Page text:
The decision to end your marriage by filing for divorce is one of the most stressful and challenging actions you may ever have to make. You know it’s the right thing to do, but the concept can be so overwhelming that you don’t know where to begin.

Every state has its own divorce laws, so to avoid unpleasant surprises or mistakes that can jeopardize your case, it is important to understand the guidelines and requirements for the divorce process in Texas.

Grounds for Divorce in Texas

Texas is a no-fault state, meaning that it is not necessary for you to prove your spouse did something wrong in order to end your marriage. You can get a divorce simply by proving “insupportability,” which means marital discord exists and there is no reasonable expectation of reconciliation. However, you can still assign fault if one exists. Below are the grounds for divorce that state law recognizes:

  • Adultery
  • Physical and / or mental cruelty
  • Abandonment
  • Your spouse has been incarcerated at least one year for a felony offense
  • Living apart for at least three years
  • Your spouse has been confined in a psychiatric institution for at least three years

Residency Requirements

To file for divorce in Texas, you or your spouse must have:

  • lived in the state for the previous six months
  • resided in the county where the divorce action was filed for at least 90 days prior to filing

Military personnel who did not previously live in Texas, but were stationed at one or more military bases in the state for at least six months (as well as stationed in the county of filing for at least 90 days beforehand) are considered to be Texas residents for the purposes of filing for divorce.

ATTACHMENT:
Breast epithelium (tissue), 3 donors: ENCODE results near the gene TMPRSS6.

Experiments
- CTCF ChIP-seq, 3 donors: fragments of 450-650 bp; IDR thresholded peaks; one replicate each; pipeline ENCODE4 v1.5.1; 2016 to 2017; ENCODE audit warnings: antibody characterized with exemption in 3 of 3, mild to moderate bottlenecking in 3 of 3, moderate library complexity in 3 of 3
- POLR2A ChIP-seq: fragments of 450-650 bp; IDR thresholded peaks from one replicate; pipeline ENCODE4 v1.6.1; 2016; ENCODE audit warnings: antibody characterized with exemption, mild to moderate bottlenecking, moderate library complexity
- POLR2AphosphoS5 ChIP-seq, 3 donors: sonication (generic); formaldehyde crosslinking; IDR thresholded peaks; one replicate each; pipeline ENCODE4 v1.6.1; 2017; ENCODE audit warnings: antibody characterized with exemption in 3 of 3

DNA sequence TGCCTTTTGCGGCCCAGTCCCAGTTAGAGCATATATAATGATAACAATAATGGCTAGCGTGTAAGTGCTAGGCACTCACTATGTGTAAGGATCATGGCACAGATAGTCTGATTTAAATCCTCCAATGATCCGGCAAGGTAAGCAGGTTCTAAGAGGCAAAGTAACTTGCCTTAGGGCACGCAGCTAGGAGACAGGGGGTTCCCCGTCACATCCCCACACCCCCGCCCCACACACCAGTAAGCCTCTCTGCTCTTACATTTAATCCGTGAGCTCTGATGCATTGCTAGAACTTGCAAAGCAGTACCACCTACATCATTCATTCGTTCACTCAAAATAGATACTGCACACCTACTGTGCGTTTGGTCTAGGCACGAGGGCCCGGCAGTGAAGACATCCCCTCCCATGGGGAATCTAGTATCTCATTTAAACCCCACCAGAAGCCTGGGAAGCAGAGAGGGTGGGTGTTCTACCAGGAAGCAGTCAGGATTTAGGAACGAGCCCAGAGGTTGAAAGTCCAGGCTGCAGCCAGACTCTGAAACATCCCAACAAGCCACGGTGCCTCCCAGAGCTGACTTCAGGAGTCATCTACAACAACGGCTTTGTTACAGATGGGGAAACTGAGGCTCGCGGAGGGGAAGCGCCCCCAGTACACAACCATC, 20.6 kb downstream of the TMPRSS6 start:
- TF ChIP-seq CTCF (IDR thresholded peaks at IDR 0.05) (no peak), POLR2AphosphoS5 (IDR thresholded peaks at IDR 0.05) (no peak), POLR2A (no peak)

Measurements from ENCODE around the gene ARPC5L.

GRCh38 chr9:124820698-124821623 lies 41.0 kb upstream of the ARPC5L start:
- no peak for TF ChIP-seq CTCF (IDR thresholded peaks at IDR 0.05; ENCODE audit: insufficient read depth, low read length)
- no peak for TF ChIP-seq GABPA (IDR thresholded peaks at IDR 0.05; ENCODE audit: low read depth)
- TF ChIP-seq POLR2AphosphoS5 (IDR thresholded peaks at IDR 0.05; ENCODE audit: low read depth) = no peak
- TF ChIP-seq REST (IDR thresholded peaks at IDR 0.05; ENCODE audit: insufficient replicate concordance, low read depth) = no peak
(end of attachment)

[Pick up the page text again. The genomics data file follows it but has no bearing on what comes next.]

Dividing Marital Assets

Texas is a community property state, meaning that the courts assume that all property acquired or earned by both parties during the marriage is owned on a 50-50 basis. Property that you or your spouse obtained or received prior to getting married or was given to you as an inheritance while married is generally considered separate property and not subject to division.

When it comes to property division, there are two things to bear in mind:

  • Judges have the discretion to divide assets in “unequal” ways.
  • They may take fault into consideration when deciding how to divide everything fairly.
  • Texas does not recognize legal separation, so even if you and your spouse are living apart, anything you acquire up until divorce can be counted as marital property.

The Length of the Divorce Process

A divorce cannot be granted in Texas until the original petition has been on file with the court for at least 60 days. If you and your spouse are in agreement on all issues, the divorce may be granted on the 61st day after filing. If a lot of contention exists, the process can take much longer. To minimize wait times, be flexible within reason, but do not surrender anything that is rightfully yours to get your freedom more quickly.

Done correctly, divorce represents a new beginning and the chance for a happier, more fulfilled future. If you’re considering a Texas divorce and need the guidance and support of an experienced and compassionate divorce attorney, contact us today.